At first glance, one might think there are no similarities between former president Jimmy Carter and president-elect Donald Trump. Not so fast.
Carter was a peanut farmer who served two terms in the Georgia state senate, one term as governor and was a considered quite an outsider and virtual unknown on the national political scene when he ran for the presidency. He defeated incumbent Gerald Ford and was sworn into office on a sunny but cold Jan. 20, 1977.
Trump is a wealthy businessman, hardly a political insider and with no experience in elected office. Trump captured the Republican nomination and then the presidency in one of the most stunning performances in American electoral history.
I covered Carter’s swearing-in ceremony at the Capitol in my job as a young politics and government reporter for the D.C.-based States News Service, now defunct. I only worked in the nation’s capital for two years, so Carter’s was the only inauguration for which I have personal experience.
Carter, of course, touched upon many themes and goals in his 1,200-word inaugural speech, but 40 years later a couple of his thoughts offer some perspective as the country greets its new leader this week.
Carter said he held hope that when his time as president had ended, people might say this about the nation:
“That we had torn down the barriers that separated those of different race and region and religion, and where there had been mistrust, built unity, with a respect for diversity.”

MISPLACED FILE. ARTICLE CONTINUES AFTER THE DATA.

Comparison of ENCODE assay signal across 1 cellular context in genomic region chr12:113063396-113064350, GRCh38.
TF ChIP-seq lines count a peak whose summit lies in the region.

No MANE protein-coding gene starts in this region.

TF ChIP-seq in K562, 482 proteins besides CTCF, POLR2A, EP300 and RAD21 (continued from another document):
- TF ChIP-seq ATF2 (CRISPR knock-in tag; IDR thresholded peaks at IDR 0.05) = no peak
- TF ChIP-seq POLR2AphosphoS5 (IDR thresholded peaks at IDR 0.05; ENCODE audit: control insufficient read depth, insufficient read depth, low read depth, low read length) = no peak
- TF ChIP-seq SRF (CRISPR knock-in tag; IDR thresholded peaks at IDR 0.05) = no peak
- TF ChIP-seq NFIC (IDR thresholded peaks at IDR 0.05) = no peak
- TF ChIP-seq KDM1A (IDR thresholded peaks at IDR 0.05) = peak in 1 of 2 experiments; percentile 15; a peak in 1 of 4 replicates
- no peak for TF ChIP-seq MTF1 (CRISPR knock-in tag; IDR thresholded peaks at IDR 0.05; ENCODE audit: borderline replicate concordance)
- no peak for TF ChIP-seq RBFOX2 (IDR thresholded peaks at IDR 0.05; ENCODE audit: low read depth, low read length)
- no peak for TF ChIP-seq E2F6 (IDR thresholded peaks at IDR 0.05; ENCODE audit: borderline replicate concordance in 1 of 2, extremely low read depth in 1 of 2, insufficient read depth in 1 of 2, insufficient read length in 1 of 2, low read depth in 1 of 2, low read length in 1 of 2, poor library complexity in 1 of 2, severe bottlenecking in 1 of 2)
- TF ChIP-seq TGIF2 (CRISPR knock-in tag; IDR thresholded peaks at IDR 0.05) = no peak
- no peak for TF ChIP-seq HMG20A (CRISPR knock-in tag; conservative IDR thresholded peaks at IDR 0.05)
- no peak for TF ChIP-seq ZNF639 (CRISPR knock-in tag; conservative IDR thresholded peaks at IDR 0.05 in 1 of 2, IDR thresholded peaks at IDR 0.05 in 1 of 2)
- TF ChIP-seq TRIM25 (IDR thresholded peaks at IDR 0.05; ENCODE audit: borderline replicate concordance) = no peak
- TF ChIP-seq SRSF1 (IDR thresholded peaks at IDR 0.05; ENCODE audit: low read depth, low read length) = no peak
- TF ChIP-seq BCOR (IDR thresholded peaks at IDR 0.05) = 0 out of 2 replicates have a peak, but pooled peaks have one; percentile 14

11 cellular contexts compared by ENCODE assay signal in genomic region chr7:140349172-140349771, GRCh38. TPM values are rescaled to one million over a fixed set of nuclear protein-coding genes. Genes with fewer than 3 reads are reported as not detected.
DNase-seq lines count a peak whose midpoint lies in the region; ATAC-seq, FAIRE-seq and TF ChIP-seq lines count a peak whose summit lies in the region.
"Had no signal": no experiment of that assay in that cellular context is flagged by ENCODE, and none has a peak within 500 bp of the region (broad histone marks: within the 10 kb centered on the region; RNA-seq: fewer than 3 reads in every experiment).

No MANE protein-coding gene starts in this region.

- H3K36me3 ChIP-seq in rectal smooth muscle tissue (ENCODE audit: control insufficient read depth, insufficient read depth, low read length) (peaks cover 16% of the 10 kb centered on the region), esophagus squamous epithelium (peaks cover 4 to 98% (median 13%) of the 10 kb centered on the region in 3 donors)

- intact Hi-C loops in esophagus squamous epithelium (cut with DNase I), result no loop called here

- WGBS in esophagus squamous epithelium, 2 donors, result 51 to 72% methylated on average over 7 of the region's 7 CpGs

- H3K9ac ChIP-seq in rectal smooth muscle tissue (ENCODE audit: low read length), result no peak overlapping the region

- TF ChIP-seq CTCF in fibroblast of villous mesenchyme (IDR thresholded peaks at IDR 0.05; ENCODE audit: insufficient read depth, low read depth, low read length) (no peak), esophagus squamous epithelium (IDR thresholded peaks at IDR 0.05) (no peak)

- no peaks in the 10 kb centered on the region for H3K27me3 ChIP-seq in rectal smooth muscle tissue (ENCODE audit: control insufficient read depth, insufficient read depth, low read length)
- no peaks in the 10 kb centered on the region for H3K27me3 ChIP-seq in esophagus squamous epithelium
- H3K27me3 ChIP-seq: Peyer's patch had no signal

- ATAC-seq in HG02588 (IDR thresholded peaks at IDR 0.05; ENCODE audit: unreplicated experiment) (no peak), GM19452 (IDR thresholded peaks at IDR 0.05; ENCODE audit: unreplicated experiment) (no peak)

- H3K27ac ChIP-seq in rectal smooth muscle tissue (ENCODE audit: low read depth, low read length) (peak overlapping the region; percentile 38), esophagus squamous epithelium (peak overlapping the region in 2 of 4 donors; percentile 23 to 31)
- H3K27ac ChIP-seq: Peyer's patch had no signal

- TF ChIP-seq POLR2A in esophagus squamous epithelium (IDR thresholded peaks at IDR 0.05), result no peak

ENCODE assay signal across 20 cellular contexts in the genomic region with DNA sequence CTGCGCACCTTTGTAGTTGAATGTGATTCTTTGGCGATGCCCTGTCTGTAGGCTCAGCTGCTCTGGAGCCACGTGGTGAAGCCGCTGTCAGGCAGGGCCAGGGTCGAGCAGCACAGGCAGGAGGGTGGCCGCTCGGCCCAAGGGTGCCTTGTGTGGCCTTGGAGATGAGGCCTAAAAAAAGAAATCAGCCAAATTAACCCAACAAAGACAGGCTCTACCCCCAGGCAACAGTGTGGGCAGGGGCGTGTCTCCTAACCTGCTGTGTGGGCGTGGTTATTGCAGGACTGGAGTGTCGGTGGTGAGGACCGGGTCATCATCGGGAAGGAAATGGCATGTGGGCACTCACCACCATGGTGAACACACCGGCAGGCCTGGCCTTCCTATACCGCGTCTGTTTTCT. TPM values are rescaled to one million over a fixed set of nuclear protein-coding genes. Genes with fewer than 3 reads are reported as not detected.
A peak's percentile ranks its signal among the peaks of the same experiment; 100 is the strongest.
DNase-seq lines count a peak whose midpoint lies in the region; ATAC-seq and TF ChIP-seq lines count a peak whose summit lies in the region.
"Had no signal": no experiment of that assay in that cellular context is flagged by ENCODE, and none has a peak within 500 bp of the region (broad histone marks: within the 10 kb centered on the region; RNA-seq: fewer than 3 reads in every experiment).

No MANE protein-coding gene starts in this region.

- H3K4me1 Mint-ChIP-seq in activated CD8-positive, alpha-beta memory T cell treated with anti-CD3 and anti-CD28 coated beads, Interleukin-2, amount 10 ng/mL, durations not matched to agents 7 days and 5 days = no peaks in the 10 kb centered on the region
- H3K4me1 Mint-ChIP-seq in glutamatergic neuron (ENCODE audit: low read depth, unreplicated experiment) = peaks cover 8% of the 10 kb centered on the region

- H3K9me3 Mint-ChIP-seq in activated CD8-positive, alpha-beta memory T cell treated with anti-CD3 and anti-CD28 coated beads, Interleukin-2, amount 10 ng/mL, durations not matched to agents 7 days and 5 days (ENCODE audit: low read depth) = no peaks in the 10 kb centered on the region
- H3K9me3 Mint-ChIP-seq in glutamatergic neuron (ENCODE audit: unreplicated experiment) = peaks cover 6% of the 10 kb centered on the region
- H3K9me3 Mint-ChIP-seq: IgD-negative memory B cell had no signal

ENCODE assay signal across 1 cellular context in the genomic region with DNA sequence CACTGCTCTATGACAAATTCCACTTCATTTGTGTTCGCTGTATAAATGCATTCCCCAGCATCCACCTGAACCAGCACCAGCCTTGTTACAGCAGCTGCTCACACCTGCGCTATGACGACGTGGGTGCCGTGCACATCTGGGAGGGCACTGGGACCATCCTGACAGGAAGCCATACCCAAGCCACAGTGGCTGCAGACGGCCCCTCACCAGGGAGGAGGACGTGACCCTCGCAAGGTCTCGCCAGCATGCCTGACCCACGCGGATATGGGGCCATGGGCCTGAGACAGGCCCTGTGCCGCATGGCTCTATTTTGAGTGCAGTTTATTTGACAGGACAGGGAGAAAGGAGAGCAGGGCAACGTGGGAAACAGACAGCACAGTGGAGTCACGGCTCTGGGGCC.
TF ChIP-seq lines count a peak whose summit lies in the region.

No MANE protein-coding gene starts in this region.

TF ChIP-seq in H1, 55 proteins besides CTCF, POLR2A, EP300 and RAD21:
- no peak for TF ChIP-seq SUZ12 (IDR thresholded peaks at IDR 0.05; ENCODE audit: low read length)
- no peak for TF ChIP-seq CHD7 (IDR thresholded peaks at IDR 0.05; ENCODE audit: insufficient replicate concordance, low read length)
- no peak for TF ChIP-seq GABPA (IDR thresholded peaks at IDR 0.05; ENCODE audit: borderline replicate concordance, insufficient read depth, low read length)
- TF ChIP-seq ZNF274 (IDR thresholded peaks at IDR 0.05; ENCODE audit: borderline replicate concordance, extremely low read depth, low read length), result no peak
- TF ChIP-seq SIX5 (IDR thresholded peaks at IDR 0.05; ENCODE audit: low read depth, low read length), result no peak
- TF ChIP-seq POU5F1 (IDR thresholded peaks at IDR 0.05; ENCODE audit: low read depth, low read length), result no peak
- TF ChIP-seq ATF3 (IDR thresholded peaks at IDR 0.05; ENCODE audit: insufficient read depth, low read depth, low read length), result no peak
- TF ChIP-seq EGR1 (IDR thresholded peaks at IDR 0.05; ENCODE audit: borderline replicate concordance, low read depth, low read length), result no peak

Carter also said, “Let us create together a new national spirit of unity and trust,” a phrase with considerable resonance in the early years of the post-Watergate era and the end of the Vietnam War.
Trump, too, will enter the presidency facing a challenge of overcoming division and frustration in America.
Here’s one more Carter-Trump similarity that deserves attention. T.R. Reid, then a reporter for the Washington Post, wrote in January 1977 about what to expect with regard to Carter’s relationship with the media. The headline summed it up succinctly: “Reporters See Contentious Task in Covering the Carter Team.”
"Carter may have a honeymoon with Congress, but he's not going to have one with us," said one unnamed reporter quoted in the story. "Anybody who has covered him knows he doesn't like reporters. That makes it tense.” Trump's relationship with reporters thus far has given new meaning to the word contentious.
Carter, now 92 and arguably the most honorable and selfless activist of any ex-president in modern history, plans to attend the Trump inauguration.